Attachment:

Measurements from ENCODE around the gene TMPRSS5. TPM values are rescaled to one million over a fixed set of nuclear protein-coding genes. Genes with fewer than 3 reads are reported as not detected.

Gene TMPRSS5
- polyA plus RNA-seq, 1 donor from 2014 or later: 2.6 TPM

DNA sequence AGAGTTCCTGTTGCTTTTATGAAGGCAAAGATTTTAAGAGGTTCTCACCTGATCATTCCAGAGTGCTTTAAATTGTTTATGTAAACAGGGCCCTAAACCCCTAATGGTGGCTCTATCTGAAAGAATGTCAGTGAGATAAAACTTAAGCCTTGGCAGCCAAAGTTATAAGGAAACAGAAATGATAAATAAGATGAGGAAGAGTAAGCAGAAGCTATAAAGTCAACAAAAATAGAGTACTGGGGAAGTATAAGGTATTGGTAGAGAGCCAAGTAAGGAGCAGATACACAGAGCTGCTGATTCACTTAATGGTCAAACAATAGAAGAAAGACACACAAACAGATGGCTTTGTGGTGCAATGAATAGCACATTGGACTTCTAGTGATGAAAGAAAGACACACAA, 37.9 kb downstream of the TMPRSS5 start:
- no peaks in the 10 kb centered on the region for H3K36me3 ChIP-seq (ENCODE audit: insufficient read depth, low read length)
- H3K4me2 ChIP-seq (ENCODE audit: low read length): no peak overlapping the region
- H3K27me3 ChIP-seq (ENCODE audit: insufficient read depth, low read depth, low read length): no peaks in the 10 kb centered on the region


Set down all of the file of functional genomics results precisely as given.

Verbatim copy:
Measurements from ENCODE around the gene TMPRSS5. TPM values are rescaled to one million over a fixed set of nuclear protein-coding genes. Genes with fewer than 3 reads are reported as not detected.

Gene TMPRSS5
- polyA plus RNA-seq, 1 donor from 2014 or later: 2.6 TPM

DNA sequence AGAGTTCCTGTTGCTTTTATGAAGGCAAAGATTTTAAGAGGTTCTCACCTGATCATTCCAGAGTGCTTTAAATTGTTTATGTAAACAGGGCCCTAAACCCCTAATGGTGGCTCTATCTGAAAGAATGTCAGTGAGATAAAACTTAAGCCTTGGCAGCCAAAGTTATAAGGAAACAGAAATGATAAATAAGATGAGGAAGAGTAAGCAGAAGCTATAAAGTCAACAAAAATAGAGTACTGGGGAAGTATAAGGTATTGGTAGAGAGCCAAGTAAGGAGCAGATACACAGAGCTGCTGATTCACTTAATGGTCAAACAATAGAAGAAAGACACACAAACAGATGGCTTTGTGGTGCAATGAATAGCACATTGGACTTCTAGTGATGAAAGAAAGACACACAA, 37.9 kb downstream of the TMPRSS5 start:
- no peaks in the 10 kb centered on the region for H3K36me3 ChIP-seq (ENCODE audit: insufficient read depth, low read length)
- H3K4me2 ChIP-seq (ENCODE audit: low read length): no peak overlapping the region
- H3K27me3 ChIP-seq (ENCODE audit: insufficient read depth, low read depth, low read length): no peaks in the 10 kb centered on the region